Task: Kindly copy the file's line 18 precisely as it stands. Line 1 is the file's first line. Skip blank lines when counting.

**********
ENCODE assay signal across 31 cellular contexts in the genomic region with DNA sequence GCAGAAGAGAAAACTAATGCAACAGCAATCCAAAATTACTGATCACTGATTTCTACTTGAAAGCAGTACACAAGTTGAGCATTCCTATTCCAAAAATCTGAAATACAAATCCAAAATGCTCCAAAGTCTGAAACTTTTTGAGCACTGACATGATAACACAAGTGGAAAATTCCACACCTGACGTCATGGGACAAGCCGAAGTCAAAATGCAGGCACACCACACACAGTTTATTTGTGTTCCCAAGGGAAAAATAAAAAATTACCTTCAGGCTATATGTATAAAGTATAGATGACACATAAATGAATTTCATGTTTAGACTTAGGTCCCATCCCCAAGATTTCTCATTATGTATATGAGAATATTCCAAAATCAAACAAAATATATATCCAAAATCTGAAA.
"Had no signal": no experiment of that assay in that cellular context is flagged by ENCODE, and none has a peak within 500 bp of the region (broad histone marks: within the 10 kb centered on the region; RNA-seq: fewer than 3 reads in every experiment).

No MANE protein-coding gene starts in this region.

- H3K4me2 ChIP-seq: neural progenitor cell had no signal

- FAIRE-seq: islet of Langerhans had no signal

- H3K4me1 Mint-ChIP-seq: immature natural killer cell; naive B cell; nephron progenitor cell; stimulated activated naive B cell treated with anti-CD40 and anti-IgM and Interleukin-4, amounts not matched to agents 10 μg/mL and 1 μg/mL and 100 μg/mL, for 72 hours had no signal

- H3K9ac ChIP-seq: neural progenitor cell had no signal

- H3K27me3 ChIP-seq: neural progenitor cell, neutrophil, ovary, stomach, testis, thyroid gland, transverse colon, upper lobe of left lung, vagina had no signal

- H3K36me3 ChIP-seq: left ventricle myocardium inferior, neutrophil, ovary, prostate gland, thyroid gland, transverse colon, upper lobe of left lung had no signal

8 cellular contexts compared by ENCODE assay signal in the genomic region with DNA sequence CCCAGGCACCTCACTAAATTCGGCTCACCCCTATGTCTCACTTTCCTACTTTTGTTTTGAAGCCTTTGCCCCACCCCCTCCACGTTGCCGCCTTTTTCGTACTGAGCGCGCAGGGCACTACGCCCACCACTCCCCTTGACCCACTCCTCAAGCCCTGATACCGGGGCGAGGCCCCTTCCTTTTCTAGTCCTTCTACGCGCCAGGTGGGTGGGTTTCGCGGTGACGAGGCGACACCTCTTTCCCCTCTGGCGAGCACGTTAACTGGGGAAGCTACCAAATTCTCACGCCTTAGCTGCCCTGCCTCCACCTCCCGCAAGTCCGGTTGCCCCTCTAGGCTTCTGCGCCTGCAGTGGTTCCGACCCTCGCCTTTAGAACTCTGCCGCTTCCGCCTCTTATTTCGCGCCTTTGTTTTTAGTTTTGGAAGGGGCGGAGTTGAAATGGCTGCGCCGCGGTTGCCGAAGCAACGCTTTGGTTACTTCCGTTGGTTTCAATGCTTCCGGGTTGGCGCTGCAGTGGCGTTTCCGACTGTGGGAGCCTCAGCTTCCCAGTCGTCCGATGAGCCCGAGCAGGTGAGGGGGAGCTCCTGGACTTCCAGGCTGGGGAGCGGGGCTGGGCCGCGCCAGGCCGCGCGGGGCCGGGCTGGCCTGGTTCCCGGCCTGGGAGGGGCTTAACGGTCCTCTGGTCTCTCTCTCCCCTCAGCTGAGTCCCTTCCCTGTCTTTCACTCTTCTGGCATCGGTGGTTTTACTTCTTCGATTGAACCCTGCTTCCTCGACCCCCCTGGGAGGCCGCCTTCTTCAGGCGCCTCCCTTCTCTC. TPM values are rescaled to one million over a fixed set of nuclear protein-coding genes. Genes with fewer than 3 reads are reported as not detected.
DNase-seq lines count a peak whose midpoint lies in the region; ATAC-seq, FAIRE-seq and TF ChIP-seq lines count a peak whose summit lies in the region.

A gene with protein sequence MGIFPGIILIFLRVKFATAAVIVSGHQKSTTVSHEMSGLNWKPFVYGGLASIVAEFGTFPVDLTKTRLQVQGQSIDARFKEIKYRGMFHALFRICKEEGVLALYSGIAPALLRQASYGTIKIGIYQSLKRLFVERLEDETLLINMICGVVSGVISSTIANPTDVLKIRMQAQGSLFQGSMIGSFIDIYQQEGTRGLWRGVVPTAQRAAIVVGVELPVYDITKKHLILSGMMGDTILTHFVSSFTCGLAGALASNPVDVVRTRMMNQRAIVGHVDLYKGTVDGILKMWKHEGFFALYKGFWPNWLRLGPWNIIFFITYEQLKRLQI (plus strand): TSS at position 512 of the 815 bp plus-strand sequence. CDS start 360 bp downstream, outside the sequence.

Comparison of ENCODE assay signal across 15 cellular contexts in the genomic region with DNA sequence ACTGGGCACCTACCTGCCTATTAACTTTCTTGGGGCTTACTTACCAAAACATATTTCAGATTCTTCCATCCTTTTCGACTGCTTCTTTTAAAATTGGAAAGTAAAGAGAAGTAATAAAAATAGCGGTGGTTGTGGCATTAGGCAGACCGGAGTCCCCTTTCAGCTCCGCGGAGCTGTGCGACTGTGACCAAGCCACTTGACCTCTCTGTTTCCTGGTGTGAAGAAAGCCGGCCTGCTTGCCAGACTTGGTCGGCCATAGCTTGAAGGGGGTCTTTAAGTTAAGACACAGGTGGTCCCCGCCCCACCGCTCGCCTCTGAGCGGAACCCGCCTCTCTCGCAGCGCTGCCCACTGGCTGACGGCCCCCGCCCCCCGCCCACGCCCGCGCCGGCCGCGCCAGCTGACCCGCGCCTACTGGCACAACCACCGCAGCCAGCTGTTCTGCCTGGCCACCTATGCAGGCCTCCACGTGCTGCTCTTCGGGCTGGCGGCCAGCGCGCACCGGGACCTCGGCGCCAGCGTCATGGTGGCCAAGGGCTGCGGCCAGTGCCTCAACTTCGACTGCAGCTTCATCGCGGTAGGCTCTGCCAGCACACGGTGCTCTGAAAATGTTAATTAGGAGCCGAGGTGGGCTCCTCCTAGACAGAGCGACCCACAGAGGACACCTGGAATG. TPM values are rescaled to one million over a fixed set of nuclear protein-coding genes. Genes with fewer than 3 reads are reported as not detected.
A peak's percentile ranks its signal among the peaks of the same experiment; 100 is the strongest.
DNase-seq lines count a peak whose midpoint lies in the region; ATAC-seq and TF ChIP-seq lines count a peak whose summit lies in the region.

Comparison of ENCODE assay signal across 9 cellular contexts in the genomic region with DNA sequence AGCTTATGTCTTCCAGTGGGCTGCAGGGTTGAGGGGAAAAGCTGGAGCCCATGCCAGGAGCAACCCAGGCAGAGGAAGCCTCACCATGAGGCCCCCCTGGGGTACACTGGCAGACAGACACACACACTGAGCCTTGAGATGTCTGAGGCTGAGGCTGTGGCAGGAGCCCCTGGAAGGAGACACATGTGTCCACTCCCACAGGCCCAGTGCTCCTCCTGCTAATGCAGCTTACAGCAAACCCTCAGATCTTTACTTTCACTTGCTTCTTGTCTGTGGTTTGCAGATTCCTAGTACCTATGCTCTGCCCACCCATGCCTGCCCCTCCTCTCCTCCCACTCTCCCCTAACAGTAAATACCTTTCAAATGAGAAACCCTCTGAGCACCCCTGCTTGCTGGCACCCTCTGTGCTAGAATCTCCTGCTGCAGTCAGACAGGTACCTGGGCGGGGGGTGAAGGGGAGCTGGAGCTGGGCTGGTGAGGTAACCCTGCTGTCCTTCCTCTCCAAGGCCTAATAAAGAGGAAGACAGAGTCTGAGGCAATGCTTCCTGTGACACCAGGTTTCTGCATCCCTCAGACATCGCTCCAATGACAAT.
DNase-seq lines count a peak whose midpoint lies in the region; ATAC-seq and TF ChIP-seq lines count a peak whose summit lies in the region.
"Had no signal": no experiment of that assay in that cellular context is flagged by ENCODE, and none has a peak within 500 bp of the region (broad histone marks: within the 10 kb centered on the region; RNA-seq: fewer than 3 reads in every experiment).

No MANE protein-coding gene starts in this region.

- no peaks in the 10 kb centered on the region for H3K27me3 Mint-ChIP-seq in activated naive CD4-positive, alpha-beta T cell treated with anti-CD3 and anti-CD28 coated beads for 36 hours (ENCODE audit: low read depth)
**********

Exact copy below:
"Had no signal": no experiment of that assay in that cellular context is flagged by ENCODE, and none has a peak within 500 bp of the region (broad histone marks: within the 10 kb centered on the region; RNA-seq: fewer than 3 reads in every experiment).